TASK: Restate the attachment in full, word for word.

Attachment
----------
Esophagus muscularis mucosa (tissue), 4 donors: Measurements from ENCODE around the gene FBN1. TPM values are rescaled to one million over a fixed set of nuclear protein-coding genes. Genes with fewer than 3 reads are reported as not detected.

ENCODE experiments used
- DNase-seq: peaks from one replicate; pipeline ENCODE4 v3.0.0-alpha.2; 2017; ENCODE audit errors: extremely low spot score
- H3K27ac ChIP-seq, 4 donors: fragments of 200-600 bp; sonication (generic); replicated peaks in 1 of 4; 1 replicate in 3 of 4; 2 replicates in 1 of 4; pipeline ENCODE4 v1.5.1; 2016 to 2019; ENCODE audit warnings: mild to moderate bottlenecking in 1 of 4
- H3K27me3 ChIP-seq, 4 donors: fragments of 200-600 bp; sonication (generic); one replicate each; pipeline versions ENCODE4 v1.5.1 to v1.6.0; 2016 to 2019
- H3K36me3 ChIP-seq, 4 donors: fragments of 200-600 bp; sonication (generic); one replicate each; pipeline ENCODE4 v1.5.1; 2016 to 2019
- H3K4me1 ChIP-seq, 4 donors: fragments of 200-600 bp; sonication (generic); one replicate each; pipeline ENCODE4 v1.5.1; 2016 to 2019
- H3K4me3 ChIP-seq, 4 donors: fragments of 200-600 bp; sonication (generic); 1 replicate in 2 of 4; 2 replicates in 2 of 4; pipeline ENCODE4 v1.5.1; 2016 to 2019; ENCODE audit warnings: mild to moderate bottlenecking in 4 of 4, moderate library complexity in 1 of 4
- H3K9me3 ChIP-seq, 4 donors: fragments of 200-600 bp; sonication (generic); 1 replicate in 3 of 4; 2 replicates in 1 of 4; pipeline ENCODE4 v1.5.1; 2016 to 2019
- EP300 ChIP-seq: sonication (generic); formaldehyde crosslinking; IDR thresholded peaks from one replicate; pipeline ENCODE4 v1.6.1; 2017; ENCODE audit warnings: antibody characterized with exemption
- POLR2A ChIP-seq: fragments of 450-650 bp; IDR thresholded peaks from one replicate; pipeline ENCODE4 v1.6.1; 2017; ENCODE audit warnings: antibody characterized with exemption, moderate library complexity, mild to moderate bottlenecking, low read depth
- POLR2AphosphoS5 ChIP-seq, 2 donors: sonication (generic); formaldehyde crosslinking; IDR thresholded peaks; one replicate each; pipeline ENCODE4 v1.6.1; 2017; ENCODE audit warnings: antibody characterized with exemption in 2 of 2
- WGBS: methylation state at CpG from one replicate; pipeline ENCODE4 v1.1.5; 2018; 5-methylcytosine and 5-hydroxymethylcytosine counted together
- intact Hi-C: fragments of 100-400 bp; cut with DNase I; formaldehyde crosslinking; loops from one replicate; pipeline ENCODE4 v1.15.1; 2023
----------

Esophagus muscularis mucosa (tissue), 4 donors: Measurements from ENCODE around the gene FBN1. TPM values are rescaled to one million over a fixed set of nuclear protein-coding genes. Genes with fewer than 3 reads are reported as not detected.

ENCODE experiments used
- DNase-seq: peaks from one replicate; pipeline ENCODE4 v3.0.0-alpha.2; 2017; ENCODE audit errors: extremely low spot score
- H3K27ac ChIP-seq, 4 donors: fragments of 200-600 bp; sonication (generic); replicated peaks in 1 of 4; 1 replicate in 3 of 4; 2 replicates in 1 of 4; pipeline ENCODE4 v1.5.1; 2016 to 2019; ENCODE audit warnings: mild to moderate bottlenecking in 1 of 4
- H3K27me3 ChIP-seq, 4 donors: fragments of 200-600 bp; sonication (generic); one replicate each; pipeline versions ENCODE4 v1.5.1 to v1.6.0; 2016 to 2019
- H3K36me3 ChIP-seq, 4 donors: fragments of 200-600 bp; sonication (generic); one replicate each; pipeline ENCODE4 v1.5.1; 2016 to 2019
- H3K4me1 ChIP-seq, 4 donors: fragments of 200-600 bp; sonication (generic); one replicate each; pipeline ENCODE4 v1.5.1; 2016 to 2019
- H3K4me3 ChIP-seq, 4 donors: fragments of 200-600 bp; sonication (generic); 1 replicate in 2 of 4; 2 replicates in 2 of 4; pipeline ENCODE4 v1.5.1; 2016 to 2019; ENCODE audit warnings: mild to moderate bottlenecking in 4 of 4, moderate library complexity in 1 of 4
- H3K9me3 ChIP-seq, 4 donors: fragments of 200-600 bp; sonication (generic); 1 replicate in 3 of 4; 2 replicates in 1 of 4; pipeline ENCODE4 v1.5.1; 2016 to 2019
- EP300 ChIP-seq: sonication (generic); formaldehyde crosslinking; IDR thresholded peaks from one replicate; pipeline ENCODE4 v1.6.1; 2017; ENCODE audit warnings: antibody characterized with exemption
- POLR2A ChIP-seq: fragments of 450-650 bp; IDR thresholded peaks from one replicate; pipeline ENCODE4 v1.6.1; 2017; ENCODE audit warnings: antibody characterized with exemption, moderate library complexity, mild to moderate bottlenecking, low read depth
- POLR2AphosphoS5 ChIP-seq, 2 donors: sonication (generic); formaldehyde crosslinking; IDR thresholded peaks; one replicate each; pipeline ENCODE4 v1.6.1; 2017; ENCODE audit warnings: antibody characterized with exemption in 2 of 2
- WGBS: methylation state at CpG from one replicate; pipeline ENCODE4 v1.1.5; 2018; 5-methylcytosine and 5-hydroxymethylcytosine counted together
- intact Hi-C: fragments of 100-400 bp; cut with DNase I; formaldehyde crosslinking; loops from one replicate; pipeline ENCODE4 v1.15.1; 2023